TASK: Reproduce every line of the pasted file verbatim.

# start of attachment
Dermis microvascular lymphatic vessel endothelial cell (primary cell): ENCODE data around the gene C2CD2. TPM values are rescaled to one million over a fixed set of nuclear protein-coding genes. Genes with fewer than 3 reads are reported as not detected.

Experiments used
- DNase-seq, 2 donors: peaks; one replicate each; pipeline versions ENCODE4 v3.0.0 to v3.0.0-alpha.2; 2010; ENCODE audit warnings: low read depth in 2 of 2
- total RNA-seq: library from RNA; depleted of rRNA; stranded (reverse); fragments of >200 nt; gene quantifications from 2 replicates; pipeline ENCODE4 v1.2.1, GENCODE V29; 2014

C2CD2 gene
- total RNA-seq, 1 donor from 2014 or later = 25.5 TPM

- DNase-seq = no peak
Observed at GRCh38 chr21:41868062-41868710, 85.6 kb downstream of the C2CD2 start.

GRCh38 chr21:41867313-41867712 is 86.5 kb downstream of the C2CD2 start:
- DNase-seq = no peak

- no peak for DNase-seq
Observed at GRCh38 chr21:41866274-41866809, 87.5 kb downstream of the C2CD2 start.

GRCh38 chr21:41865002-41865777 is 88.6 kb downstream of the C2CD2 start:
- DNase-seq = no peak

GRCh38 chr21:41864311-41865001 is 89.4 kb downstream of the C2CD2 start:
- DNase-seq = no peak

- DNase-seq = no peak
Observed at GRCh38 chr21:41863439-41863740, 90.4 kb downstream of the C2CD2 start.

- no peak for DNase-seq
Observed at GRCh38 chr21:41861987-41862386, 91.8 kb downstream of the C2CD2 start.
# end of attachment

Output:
Dermis microvascular lymphatic vessel endothelial cell (primary cell): ENCODE data around the gene C2CD2. TPM values are rescaled to one million over a fixed set of nuclear protein-coding genes. Genes with fewer than 3 reads are reported as not detected.

Experiments used
- DNase-seq, 2 donors: peaks; one replicate each; pipeline versions ENCODE4 v3.0.0 to v3.0.0-alpha.2; 2010; ENCODE audit warnings: low read depth in 2 of 2
- total RNA-seq: library from RNA; depleted of rRNA; stranded (reverse); fragments of >200 nt; gene quantifications from 2 replicates; pipeline ENCODE4 v1.2.1, GENCODE V29; 2014

C2CD2 gene
- total RNA-seq, 1 donor from 2014 or later = 25.5 TPM

- DNase-seq = no peak
Observed at GRCh38 chr21:41868062-41868710, 85.6 kb downstream of the C2CD2 start.

GRCh38 chr21:41867313-41867712 is 86.5 kb downstream of the C2CD2 start:
- DNase-seq = no peak

- no peak for DNase-seq
Observed at GRCh38 chr21:41866274-41866809, 87.5 kb downstream of the C2CD2 start.

GRCh38 chr21:41865002-41865777 is 88.6 kb downstream of the C2CD2 start:
- DNase-seq = no peak

GRCh38 chr21:41864311-41865001 is 89.4 kb downstream of the C2CD2 start:
- DNase-seq = no peak

- DNase-seq = no peak
Observed at GRCh38 chr21:41863439-41863740, 90.4 kb downstream of the C2CD2 start.

- no peak for DNase-seq
Observed at GRCh38 chr21:41861987-41862386, 91.8 kb downstream of the C2CD2 start.